My name is Britt Bravo and I’m Net2’s Community Builder. I’m the person putting together the Participate page on the site, http://www.netsquared.org/participate, and the one who can give you info. on all kinds of cool ways to get involved in NetSquared.
Have you check out the NetSquared in Action page lately? http://www.netsquared.org/casestudy Well, if you haven’t, give it a browse ‘cause right now we have 37 case studies up profiling how nonprofits are using technology like wikis, podcasts, blogs and RSS feeds to create social change.
These essays explore open source's impact on the software industry and reveal how open source concepts are infiltrating other areas of commerce and society. The essays appeal to a broad audience: the software developer will find thoughtful reflections on practices and methodology from leading open source developers like Jeremy Allison and Ben Laurie, while the business executive will find analyses of business strategies from the likes of Sleepycat co-founder and CEO Michael Olson and Open Source Business Conference founder Matt Asay.
Highly recommended for any organization, profit or nonprofit, trying to get its collective head around the new tools enabling wide-area web-based coordination and collaboration.
Ms. Guillermo is a co-founder and former Chair of the CTFC Board of Directors. Prior to the CTFC, she served as CEO, for 15 years, of the Asian and Pacific Islander American Health Forum, a leading national health policy organization. Throughout her career as an advocate for underserved communities, she has promoted issues of health and technology access, services and equity. Ms. Guillermo co-founded many nonprofit organizations, including the California Pan Ethnic Health Network, the Community Technology Policy Council and the National Coalition of Asian Pacific Americans. She has received numerous community leadership awards. In 2000, she was appointed by former President Bill Clinton to serve as an inaugural member of the President's Advisory Commission on Asian Americans and Pacific Islanders. Ms. Guillermo currently serves on Boards of Directors of The California Endowment, a $3 billion philanthropy in California and Catholic Healthcare West, the largest hospital system in the state.
I've playing with Ta-da lists. It's a very simply way to share a to do list. You put items on and check them off. You can make it available to individuals or on the web (the way I did in my example).
Remember the Milk (how's that for a clever name) is another shareable, web-based task manager. It's more sophisticated -- you can set dates and priorities. It gives you categories for your items. More than just a simple list.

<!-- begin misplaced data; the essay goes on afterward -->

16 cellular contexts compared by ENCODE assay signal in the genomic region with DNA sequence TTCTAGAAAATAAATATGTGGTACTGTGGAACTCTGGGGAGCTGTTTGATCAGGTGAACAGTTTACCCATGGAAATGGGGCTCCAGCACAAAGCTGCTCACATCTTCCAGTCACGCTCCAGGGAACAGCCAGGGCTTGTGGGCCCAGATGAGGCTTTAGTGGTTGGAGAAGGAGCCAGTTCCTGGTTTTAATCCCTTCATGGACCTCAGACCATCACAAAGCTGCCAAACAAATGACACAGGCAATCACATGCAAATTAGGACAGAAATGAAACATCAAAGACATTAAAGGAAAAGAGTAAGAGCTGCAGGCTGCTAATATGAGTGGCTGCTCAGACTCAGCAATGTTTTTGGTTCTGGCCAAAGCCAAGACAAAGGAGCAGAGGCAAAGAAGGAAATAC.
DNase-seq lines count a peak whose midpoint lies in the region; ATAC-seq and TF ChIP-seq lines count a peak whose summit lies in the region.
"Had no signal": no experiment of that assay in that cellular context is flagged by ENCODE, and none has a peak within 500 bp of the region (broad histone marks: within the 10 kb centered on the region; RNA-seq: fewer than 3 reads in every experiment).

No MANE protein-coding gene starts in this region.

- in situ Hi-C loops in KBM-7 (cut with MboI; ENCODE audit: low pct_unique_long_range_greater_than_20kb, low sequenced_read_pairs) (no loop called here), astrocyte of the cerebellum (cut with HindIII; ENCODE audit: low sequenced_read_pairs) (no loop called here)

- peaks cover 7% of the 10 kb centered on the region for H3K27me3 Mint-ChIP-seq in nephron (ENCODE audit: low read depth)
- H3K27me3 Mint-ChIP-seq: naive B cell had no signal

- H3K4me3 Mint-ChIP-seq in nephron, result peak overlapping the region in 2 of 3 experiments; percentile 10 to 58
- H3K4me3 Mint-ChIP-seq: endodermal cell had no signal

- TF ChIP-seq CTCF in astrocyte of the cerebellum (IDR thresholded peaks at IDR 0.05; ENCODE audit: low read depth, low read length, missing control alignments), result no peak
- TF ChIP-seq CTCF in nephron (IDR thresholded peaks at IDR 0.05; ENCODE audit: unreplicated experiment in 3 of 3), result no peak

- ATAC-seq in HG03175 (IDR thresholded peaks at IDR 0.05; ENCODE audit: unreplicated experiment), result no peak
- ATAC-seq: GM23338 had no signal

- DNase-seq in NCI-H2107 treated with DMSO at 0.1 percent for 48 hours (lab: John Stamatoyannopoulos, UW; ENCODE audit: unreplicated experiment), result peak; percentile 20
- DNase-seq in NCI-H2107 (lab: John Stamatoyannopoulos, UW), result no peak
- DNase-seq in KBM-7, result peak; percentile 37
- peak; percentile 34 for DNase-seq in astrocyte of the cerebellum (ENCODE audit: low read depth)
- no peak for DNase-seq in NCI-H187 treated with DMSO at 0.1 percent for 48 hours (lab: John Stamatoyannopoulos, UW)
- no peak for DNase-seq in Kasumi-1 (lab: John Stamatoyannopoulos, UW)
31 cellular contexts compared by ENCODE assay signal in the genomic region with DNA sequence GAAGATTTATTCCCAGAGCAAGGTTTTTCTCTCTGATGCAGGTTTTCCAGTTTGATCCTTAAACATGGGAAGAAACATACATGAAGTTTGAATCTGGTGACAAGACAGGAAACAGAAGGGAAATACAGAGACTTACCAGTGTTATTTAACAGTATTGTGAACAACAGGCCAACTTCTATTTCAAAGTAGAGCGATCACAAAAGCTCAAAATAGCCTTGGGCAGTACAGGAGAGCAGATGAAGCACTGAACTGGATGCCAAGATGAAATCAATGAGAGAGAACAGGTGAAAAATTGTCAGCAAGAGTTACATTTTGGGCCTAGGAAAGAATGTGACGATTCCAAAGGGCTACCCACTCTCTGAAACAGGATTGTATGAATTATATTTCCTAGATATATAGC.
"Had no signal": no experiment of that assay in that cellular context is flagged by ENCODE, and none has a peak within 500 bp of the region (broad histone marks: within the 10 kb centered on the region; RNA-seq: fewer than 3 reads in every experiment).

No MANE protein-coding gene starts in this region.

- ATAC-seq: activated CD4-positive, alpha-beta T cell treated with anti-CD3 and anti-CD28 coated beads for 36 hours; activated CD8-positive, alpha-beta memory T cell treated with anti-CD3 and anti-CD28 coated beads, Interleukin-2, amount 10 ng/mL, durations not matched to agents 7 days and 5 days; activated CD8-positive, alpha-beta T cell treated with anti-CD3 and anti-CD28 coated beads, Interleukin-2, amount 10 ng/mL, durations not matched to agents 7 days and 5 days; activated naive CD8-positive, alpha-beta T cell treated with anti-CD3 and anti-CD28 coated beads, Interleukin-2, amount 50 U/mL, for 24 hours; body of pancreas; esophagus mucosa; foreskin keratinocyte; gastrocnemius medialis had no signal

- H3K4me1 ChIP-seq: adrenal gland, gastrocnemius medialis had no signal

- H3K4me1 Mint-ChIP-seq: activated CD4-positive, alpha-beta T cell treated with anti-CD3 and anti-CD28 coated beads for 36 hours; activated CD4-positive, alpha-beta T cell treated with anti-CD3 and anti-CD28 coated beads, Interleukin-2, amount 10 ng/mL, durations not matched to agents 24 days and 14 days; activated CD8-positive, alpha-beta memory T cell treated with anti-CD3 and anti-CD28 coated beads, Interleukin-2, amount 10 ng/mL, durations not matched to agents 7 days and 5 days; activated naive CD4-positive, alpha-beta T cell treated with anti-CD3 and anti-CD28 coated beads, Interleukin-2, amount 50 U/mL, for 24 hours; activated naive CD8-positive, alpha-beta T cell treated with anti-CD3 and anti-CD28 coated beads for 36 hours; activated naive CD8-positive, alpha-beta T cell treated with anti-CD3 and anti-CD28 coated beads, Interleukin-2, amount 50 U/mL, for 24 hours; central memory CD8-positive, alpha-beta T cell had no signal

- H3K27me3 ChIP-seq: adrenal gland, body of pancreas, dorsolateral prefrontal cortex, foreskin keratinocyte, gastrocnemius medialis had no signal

...open source is fast gaining converts, shattering traditional business models, and, in the process, transforming Portland into one of the world's open source hubs...
Companies like IBM, Hewlett-Packard, and Intel have developed their own open-source labs here.
Linus Torvalds, author of Linux, the first mainstream open-source operating system, moved from the San Francisco Bay Area to work at the Open Source Development Lab in Portland.
In mid-October the city hosted the first Government Open Source Conference, a gathering for state and municipal technology managers interested in using open-source software in the public sector.
Most recently, Oregon Gov. Theodore Kulongoski announced a $350,000 contribution from Google to develop open-source software, hardware, and curricula at Oregon State University, which boasts an Open Source Lab, and Portland State University.
It's only been a week and we've already received so much feedback on the new website. Keep it coming, we love to hear from you! Thanks to all for the love and insightful tips.
If you haven't already, check out the "4 Questions" part of our website for unique perspectives in technology and social change. We encourage you to answer the same questions and submit your own answers, too!
Who doesn't like to get a note from their sweety during the day or confirm the address of where you're meeting your friend without having to take notes and loose it on the way there?
On my new cell phone when I call 411 they send the number I was calling about as a text message to my phone. I think that's cool. Why? Because I don't have to try and write it down and then program it back in my phone after they connect me. Also, I don't always have to call them back every time I want a specific number because I'm too lazy to program it. Now, I just program it right way in a few buttons. It saves them money, I'm sure, because I have unlimited 411 on my plan and they want to reduce the number of times I'm calling, no doubt.